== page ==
AceShowbiz - Gwyneth Paltrow has admitted she found breastfeeding "easy" but pregnancy "tough." The Oscar winner, who shares children Apple (19) and Moses (17), with her first husband Chris Martin, shares that she's "lucky" she was able to make a "ton" of milk for her babies.
In an intimate question-and-answer session with some of her 8.3 million followers on Instagram, the Goop founder said in a video when asked about her breastfeeding experience, "I did breast-feed. I made a ton of milk. I was lucky in that way. Pregnancy was hard for me but breast-feeding came really easily."
Gwyneth, who is now married to TV producer Brad Falchuk, stressed the reason she was answering the question was to highlight how rough other mums and parents would find breastfeeding. "The reason that I'm bringing this up is because I feel like there has been so much judgment and stigma in our culture around how people choose to feed their babies," she explained.
"Some women really want to breast-feed and can't for whatever reason. Some women have double mastectomies. Some men in same sex couples cannot have easy access to breast milk," she added. "There's a million different reasons why women need to use formula and we need to support parents who are making the best choice for them and their family."
Gwyneth also used her question-and-answer session to announce Goop has stopped making her infamous vagina-scented candle – and hinted the media is to blame for her stopping production. She launched the $75-a-pop product on her wellness site in January 2020 and it quickly sold out after it grabbed headlines. But she has now said the company have quit making them, and complained the Press had made the creation into a "clickbait" item instead of treating it as the "feminist statement" she intended.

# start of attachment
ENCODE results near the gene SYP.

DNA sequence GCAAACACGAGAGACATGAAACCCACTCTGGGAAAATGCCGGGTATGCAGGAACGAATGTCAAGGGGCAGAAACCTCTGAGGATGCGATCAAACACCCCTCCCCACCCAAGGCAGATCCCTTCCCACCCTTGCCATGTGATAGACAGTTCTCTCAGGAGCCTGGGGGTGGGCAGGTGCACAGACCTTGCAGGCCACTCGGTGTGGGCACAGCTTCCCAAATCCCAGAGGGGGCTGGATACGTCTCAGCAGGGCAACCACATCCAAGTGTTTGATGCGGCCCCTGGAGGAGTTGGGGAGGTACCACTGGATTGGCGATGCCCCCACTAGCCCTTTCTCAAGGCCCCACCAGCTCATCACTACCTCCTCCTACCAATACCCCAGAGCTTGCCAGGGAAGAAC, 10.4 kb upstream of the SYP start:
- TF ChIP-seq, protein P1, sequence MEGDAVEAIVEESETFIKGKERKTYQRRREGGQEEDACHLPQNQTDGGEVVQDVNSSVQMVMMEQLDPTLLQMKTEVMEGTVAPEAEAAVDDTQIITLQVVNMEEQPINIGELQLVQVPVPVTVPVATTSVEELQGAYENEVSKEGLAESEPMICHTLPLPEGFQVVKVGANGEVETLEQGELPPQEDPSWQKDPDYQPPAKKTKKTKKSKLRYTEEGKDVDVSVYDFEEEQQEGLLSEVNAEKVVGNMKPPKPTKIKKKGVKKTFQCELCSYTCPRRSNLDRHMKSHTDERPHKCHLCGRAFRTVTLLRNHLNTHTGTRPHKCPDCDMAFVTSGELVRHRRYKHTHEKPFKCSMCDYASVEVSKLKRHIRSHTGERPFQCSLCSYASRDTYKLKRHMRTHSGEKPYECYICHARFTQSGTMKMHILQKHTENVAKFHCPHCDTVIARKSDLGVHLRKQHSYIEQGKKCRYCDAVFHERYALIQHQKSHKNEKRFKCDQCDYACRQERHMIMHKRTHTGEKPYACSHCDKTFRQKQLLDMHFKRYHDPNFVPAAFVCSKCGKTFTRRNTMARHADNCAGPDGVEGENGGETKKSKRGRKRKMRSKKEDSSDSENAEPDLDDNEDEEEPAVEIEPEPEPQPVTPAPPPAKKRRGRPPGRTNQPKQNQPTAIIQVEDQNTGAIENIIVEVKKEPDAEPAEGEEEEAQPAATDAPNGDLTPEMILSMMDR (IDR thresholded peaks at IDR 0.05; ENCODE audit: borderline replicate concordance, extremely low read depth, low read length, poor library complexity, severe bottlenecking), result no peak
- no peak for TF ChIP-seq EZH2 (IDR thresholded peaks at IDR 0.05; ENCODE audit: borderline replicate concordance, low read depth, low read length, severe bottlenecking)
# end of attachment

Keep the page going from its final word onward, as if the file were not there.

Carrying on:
One fan asked, "What was the thought process behind the infamous candle?" To that, she responded, This is a great question. So, the thought process behind the infamous candle, essentially, was that it was a really strong feminist statement. So many women have been raised, at least in my generation, to think there's something wrong with themselves, or that the vagina is weird or gross, or something to be ashamed of."
"And so the candle was supposed to be a very strong, punk rock kind of F-you to anyone who ever made us feel like that," she continued. "It was not supposed to actually smell like anyone's vagina. It smelled like roses and all kinds of things, and that was the point."
The 50-year-old actress went on to say, "But unfortunately, you know, the media being what it is and things being so clickbaity – people tried to make it about something else, which is kind of a shame because it was really meant to be this strong feminist statement. But we no longer make the candle."